The Buddhist nun at Angkor Wat had a shaved head, white robes and flashed a smile the color of licorice. That, and her unnerving habit of giggling without any apparent reason, made me think she must have chewed too much betel nut. But without a word of English, the nun had no difficulty letting me know she wanted me to sit and light a stick of incense, while she murmured blessings on my behalf. I complied, and left a dollar for her on my way out.

It was an unexpected but benign encounter, yet one that left me feeling slightly troubled. Back in my air-conditioned hotel, I began to wonder if the nun was any different than the tour guides, dubious archeological experts and vendors of every type who swarm over Angkor-Cambodia's ancient sacred city--in search of tourist dollars. More to the point, I wondered if I, just by being there, had encouraged her to make a commodity of her beliefs. Postcards, fifty cents. Prayers, $1.

I'm as happy as the next tourist to light a candle in a cathedral, but I have my limits. I prefer to look, maybe join in the fun a little, but never to get too involved. I once joined hands, for instance, with two strangers in a hot tent outside New Orleans, to join them in singing God's praises. But I would never go as far as a friend of mine, a Protestant who once went to confession at a Catholic church in Ireland just for the experience. I observe a tourist's version of Heisenberg's Uncertainty Principle: if scientific law says that mere act of observing a subatomic particle in motion changes its course forever, then I prefer to observe religious ritual, but not become a player in the game.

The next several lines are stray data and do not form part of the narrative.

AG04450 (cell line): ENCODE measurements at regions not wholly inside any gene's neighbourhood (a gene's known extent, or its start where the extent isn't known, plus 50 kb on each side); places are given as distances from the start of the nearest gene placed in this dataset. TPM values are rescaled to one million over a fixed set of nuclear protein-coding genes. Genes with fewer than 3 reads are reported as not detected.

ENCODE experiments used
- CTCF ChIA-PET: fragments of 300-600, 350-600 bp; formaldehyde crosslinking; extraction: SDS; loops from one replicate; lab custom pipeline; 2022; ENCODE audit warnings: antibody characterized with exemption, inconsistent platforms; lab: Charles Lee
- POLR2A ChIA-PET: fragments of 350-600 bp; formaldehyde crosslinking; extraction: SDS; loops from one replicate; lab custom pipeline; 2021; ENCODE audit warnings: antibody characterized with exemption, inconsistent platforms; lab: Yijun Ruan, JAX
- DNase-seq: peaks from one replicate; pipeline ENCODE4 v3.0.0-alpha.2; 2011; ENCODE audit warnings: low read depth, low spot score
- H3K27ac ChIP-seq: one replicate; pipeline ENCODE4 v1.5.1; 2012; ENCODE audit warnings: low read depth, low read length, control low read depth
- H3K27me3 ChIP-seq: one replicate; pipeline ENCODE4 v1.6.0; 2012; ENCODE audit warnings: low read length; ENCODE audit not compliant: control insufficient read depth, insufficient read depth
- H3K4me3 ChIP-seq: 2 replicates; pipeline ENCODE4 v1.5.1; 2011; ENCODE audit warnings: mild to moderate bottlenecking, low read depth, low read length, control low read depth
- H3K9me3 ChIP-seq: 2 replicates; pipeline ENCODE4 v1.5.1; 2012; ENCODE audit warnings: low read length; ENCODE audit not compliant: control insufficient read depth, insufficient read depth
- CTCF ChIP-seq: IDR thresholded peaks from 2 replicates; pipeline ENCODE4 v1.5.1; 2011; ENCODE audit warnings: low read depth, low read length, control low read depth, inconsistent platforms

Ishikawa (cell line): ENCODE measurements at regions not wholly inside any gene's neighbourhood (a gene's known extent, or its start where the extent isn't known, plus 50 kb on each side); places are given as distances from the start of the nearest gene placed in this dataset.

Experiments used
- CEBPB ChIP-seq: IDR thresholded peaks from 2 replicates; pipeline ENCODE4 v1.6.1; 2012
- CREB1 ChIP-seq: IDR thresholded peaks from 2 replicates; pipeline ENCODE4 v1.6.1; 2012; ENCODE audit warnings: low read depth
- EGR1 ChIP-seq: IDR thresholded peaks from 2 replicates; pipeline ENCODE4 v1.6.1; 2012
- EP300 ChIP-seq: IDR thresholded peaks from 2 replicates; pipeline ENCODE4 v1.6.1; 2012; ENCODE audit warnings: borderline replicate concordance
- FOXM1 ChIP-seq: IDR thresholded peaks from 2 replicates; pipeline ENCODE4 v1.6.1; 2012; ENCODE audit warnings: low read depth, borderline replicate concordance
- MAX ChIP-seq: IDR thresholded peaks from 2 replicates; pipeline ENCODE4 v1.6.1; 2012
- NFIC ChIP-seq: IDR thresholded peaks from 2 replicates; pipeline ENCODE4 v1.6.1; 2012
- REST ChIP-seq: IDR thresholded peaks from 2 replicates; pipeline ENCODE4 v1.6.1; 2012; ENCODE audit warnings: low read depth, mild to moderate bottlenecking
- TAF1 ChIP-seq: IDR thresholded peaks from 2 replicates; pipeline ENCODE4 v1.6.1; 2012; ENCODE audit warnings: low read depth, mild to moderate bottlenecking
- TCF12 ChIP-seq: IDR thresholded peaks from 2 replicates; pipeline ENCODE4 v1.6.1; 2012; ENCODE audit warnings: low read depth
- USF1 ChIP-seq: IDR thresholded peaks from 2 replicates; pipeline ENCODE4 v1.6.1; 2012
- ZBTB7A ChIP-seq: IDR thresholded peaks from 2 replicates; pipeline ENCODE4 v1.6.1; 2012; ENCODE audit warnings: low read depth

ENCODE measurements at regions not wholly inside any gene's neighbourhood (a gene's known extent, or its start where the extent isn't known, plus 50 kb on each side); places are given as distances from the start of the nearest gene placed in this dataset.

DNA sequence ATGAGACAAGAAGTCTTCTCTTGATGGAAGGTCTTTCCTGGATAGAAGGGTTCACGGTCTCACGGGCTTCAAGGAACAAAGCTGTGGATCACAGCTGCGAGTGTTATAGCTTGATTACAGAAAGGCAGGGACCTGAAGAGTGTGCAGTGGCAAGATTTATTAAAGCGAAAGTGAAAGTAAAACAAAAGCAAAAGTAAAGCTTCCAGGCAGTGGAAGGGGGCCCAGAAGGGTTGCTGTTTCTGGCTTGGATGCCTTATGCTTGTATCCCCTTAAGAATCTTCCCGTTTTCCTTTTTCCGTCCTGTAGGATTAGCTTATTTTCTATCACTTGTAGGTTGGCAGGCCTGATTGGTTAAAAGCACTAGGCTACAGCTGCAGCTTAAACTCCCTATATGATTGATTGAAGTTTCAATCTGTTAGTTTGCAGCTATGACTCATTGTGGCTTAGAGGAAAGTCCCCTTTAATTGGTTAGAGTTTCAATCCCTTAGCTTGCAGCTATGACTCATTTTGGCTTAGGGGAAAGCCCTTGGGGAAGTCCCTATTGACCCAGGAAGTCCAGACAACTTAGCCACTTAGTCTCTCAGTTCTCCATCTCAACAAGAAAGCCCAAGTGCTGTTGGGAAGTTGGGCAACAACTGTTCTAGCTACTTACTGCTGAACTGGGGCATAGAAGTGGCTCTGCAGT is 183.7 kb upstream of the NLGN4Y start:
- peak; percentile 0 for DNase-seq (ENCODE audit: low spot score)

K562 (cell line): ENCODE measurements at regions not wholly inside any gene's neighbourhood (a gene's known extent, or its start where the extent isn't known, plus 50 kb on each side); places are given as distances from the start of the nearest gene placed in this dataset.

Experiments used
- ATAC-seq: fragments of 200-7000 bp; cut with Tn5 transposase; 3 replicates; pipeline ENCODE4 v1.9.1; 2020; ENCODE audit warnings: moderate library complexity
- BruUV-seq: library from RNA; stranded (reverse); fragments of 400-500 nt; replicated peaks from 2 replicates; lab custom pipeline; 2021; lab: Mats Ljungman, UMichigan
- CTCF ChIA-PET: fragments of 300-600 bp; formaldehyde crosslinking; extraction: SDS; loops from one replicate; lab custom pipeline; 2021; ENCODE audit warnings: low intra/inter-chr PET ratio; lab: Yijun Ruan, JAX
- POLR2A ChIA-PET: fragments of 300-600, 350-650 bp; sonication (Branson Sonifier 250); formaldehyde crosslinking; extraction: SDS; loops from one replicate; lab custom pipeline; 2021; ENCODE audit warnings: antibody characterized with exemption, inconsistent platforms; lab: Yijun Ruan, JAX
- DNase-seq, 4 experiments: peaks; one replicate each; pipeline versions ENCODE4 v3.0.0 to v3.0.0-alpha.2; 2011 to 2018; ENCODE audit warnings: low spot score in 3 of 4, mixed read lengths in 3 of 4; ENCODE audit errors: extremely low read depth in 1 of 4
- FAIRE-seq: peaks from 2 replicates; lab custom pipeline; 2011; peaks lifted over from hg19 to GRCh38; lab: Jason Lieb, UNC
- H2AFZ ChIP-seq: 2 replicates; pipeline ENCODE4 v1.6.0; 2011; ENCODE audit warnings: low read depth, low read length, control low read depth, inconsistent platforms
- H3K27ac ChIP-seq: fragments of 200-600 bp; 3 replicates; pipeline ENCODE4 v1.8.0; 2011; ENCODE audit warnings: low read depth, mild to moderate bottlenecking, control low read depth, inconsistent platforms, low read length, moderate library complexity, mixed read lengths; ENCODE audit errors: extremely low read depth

Knowing where to draw the line is a personal choice. My own worst fear is to be lumped in with those busloads of Europeans visiting New York City, who troop up to the churches of Harlem on a Sunday morning to hear the choirs sing, followed by soul food brunch. They do no real harm, I suppose, but they do pay for the experience, $65 a head. I don't think a church should be treated like a music hall. Nor should Buddhist nuns use the ruins of Angkor Wat, decorated with thousands of carved stone Buddhas and scenes from Hindu mythology, as a spiritual concession stand.

An experience I had years ago, while touring the Ethiopian city of Addis Ababa, has more or less defined religion for me ever since. It also helped me see that outsiders are not always welcome. My family was driving through the grounds of an Ethiopian Orthodox church when we passed a seriously deformed worshipper stretched out on the dirt, his arms reaching for the sky. Without thinking, my dad slowed the car and reached for his wallet. But then he had a realization. "Someone has brought this man here to pray, and we should not get in the way," he said.

Indeed. Religious observance is a conversation between human beings and a spirit they believe in, a personal journey toward enlightenment. Sometimes it's good to join right in, Sometimes it's best just to stand quietly at the side.

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